A doorbell... etc...
Recently my doorbell failed. It wasn't just any old doorbell either.
The previous owner of my house worked for an alarm company & it
seems that he brought his work home. As well as an intruder alarm
system more suited to a bank he'd also installed a neat intercom
with the doorbell. Sadly, when the doorbell failed I didn't have the
time to sort it as I had no documentation whatsoever. I put a little
sticker on it saying, 'Please knock.' It's been like that for months
I've been preparing teaching materials for my students based on the
ESP8266 WiFi microcontroller & ended up creating a new doorbell
when I stumbled upon OpenMQTTGateway
This is a very brief page because OpenMQTTGateway
does almost everything.
I bought a few 433MHz PIR detectors on Ebay:
These cost £2.99 including delivery.
They seem to come in two styles. One has little jumpers inside to
set the transmit code & the other generates a 'unique' code of
its own. They both work fine.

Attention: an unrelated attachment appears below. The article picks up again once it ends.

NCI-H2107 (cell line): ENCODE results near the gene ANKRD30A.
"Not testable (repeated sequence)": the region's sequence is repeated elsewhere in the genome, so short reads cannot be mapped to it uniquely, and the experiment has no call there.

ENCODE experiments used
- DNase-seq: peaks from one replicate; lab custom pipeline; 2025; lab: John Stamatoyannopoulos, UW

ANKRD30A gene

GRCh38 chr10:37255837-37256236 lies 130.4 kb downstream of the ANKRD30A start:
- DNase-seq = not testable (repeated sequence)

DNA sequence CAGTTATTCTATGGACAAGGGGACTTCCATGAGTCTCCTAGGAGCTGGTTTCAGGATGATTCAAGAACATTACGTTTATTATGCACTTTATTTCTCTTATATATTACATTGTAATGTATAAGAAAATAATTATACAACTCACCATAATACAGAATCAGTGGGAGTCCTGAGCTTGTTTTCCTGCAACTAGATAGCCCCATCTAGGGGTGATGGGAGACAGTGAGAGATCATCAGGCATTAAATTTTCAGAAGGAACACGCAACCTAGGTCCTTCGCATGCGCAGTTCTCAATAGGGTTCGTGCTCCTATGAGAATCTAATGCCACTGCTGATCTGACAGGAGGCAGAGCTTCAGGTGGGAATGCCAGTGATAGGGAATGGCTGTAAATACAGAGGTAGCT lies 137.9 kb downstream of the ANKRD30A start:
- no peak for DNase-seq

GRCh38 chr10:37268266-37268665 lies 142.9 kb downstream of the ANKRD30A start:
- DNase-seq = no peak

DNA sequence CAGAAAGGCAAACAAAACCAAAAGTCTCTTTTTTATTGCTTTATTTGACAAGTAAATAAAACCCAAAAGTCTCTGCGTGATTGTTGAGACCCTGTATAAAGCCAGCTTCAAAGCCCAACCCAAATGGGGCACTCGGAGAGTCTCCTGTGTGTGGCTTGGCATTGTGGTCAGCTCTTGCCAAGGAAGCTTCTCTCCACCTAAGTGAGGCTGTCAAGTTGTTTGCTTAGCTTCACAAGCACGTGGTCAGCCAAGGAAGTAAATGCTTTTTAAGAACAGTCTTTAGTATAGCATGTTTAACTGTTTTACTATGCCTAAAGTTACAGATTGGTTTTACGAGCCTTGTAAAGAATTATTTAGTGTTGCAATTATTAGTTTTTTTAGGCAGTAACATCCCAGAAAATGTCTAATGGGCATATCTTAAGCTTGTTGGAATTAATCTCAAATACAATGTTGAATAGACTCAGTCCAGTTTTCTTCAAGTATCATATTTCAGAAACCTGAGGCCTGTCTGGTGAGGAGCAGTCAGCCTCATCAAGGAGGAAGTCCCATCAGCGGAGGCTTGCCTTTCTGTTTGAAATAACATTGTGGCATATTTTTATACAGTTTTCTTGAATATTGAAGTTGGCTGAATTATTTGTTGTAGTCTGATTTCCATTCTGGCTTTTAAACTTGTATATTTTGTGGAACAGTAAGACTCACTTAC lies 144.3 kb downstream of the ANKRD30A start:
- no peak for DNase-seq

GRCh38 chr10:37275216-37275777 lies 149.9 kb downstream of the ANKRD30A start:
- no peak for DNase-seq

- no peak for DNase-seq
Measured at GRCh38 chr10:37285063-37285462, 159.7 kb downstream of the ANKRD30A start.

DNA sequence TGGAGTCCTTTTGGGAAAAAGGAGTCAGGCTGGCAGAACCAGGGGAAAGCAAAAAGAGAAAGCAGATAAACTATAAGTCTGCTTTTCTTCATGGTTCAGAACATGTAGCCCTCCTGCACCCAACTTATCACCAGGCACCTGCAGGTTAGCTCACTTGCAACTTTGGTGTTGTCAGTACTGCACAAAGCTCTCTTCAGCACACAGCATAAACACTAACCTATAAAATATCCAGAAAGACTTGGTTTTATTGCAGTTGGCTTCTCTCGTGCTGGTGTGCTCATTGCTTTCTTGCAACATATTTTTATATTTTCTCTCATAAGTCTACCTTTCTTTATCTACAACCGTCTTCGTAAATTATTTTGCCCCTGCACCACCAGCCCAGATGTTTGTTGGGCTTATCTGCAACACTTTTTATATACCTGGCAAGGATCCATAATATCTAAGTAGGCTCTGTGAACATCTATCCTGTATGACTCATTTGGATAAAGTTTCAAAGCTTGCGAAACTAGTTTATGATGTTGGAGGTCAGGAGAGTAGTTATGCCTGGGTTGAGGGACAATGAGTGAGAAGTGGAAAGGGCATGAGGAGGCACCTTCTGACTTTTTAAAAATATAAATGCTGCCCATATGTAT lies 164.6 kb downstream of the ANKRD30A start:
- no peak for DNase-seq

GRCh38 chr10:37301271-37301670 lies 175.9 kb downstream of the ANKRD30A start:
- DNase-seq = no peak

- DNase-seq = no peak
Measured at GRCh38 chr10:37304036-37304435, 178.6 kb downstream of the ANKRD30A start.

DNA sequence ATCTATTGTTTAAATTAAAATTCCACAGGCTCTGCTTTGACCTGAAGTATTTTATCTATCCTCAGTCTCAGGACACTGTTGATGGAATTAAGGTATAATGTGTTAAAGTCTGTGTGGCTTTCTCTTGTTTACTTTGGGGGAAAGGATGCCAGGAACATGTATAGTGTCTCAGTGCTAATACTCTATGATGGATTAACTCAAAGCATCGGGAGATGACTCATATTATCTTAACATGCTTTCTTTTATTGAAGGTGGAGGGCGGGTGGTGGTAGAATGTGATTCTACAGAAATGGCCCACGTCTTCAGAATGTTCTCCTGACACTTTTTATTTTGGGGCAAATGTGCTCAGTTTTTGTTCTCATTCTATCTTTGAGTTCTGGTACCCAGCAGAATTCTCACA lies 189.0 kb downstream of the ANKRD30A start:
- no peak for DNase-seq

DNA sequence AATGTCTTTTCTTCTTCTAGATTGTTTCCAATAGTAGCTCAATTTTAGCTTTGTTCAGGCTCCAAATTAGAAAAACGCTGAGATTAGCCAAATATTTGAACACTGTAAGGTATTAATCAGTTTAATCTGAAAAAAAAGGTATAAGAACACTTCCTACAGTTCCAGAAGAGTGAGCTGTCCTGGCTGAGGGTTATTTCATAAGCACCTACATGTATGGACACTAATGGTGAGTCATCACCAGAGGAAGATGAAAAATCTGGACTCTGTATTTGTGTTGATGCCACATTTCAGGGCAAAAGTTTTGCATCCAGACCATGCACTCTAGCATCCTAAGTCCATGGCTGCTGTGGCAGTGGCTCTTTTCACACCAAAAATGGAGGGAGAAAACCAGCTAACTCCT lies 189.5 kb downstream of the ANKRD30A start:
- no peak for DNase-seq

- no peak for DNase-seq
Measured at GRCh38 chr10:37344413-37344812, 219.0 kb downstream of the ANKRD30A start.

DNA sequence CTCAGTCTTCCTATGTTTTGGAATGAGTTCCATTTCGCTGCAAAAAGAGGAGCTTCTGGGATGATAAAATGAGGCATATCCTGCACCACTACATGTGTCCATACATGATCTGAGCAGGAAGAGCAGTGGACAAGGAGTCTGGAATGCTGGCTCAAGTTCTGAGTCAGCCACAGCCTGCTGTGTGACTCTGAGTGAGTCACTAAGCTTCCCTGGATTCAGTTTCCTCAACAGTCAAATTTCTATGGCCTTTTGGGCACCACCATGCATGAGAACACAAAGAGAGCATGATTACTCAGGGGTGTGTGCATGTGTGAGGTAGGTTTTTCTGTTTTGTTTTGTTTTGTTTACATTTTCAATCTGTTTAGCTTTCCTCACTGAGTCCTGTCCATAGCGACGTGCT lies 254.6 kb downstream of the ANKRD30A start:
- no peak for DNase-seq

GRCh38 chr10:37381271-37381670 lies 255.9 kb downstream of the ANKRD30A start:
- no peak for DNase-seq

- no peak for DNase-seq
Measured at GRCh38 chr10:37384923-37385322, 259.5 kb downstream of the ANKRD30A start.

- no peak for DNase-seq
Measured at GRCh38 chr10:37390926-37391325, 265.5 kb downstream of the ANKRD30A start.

Build the gateway device. You need a ESP8266 and a 433MHz receiver.
I've used a Wemos D1 for convenience here. Since I took the photo
I've replaced the 433MHz receiver with a superhet
device. As well as being slightly smaller it also gives better
Next: Set up a MQTT broker. Let's be cheap & use a Raspberry Pi
These cost £5 if you can get one. Add a
£1 Wifi adapter & we're good to go. We need a micro usb
Fire up node-red on the Pi, I use the Thingbox which has MQTT &
node-red ready rolled. Design your system:
In this example I have 4 PIR detectors & a push button. They
alert me via 'pushover' which is
a web-app which pushes(!) alerts to my mobile phone.
It's very unsophisticated as it stands but it works a treat.
Not bad for £25?!
Let's summarise what is happening here; I have several simple 433MHz
devices: 4 PIRs & a handheld pushbutton which has on & off
They transmit to the gateway (an ESP8266). Essentially they just
transmit a 'number' which uniquely identifies each device.
The gateway publishes to the MQTT broker on the Raspberry Pi.
Node-red, also on the RPi, picks up the published data (far left in
the diagram above) and passes it to the switch node.
The switch node matches the codes received to known devices. It's
basically a switch/case operation.
The 433Mhz devices 'spew' data so the following 'delay' nodes limit
their output which is fed into a 'change' node.
The change node swaps the numeric ID of the sensor to something
meaningful, eg '14112560' becomes 'door PIR' & we send this to
the 'tell pushover' node.
This is a 'http request' node which POSTs our data to Pushover.
& I receive a notification on my phone.
Ian Sexton 2017